To further explore the degree of enrichment of mutant β-catenin in APC protein complexes, amounts of β-catenin* and ΔN131 β-catenin bound to APC protein were compared in two different clones (β-cat.*-7 and ΔN131-7; Fig. Fig.44 e). Portions of Triton X-100 lysates of these clones were used to immunoprecipitate both full-length and deleted β-catenin with β-cat.C antiserum, or to coimmunoprecipitate APC protein complexes. In β-cat.C immunoprecipitates, the ratios of endogenous β-catenin to β-catenin* in the β-catenin*-7 clone, and those of endogenous β-catenin to ΔN131 in the ΔN131-7 clone, were ~1:1. In APC protein immunoprecipitates, the ratio of endogenous β-catenin to β-catenin* was also ~1:1, but, in contrast, the ratio of endogenous β-catenin to ΔN131 β-catenin was ~1:3. ΔN131 β-catenin was considerably more abundant in APC protein immunoprecipitates than either endogenous β-catenin or exogenous full-length β-catenin* (Fig. (Fig.44 e).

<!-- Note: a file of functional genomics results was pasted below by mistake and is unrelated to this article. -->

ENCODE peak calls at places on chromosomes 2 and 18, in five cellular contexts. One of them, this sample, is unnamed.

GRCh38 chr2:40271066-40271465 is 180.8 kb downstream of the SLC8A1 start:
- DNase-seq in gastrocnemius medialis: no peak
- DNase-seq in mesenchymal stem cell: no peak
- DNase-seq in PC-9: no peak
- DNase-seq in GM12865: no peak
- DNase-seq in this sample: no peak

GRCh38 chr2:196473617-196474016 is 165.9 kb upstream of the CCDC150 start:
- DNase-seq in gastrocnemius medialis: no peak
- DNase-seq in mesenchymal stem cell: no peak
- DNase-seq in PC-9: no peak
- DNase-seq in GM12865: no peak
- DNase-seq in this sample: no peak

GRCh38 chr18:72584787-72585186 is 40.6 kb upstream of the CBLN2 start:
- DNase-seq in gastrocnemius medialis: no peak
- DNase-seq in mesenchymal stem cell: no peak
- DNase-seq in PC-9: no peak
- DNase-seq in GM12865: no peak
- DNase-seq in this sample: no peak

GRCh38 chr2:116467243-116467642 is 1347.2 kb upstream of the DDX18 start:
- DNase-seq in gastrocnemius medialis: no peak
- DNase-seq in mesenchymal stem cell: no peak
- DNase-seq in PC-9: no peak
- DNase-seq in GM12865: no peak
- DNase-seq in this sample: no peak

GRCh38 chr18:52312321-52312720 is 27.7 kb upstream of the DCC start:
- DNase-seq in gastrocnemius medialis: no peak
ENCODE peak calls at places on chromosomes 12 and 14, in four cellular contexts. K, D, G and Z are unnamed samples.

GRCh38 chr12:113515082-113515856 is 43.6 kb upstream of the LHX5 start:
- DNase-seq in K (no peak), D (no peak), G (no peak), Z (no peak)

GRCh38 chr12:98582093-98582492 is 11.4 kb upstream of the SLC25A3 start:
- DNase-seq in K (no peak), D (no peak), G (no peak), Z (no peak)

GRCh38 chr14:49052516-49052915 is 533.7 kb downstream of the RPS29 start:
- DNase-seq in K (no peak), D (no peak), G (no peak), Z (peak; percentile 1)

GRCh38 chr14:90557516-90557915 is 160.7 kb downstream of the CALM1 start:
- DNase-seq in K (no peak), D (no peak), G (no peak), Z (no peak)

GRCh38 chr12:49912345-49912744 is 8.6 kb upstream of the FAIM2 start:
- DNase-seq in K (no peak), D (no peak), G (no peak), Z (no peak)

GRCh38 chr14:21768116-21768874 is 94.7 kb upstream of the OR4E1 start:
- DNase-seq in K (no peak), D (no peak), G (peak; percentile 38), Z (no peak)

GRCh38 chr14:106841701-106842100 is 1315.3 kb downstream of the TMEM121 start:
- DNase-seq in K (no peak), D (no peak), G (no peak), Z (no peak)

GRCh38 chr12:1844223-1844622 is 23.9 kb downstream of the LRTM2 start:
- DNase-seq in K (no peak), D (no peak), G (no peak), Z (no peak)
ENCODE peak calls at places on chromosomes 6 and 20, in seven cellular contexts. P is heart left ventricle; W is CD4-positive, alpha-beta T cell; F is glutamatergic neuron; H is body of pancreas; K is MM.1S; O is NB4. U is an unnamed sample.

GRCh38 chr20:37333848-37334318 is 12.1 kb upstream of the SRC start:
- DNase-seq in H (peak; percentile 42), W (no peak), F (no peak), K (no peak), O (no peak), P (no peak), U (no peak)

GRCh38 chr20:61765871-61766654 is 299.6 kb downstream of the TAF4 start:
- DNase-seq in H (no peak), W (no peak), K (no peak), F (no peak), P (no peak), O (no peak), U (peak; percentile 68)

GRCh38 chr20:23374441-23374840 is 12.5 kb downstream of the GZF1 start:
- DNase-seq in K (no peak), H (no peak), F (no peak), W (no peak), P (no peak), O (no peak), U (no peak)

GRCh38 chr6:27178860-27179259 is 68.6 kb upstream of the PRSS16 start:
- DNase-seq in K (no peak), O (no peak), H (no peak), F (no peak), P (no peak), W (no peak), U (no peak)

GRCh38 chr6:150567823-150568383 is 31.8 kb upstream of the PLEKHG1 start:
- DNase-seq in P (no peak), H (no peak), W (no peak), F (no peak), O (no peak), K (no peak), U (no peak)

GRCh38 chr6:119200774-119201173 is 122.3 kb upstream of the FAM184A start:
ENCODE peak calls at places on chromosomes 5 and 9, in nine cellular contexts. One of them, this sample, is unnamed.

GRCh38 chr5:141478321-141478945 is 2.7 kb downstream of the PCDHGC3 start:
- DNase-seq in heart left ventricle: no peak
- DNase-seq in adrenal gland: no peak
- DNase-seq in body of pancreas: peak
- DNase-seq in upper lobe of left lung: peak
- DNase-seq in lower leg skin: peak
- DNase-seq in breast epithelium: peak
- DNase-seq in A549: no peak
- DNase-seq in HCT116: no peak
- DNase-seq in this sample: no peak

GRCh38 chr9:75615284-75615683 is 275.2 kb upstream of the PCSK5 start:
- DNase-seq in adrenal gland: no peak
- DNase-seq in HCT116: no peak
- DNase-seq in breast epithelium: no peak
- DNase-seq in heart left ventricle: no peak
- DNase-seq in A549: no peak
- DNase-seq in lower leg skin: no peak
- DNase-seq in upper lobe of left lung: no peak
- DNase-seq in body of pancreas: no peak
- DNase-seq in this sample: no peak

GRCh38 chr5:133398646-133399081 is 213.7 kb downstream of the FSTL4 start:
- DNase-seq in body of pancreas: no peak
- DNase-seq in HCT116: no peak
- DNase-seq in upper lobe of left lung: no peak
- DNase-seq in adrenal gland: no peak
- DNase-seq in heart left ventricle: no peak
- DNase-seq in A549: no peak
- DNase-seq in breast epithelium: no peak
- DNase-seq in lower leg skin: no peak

Enrichment of ΔN90, ΔN131,and ΔN151 β-catenins bound to APC protein could be caused by increased stability of these β-catenins in the complex. To test this hypothesis, expression of β-catenin mutant proteins was repressed by addition of Dox to cultures for 0, 6, 12,or 18 h. Amounts of mutant β-catenin remaining in Triton X-100 lysates of these cells, and in E-cadherin and APC protein complexes isolated from those lysates, were analyzed by immunoprecipitation and/or Western blotting (Fig. (Fig.5).5).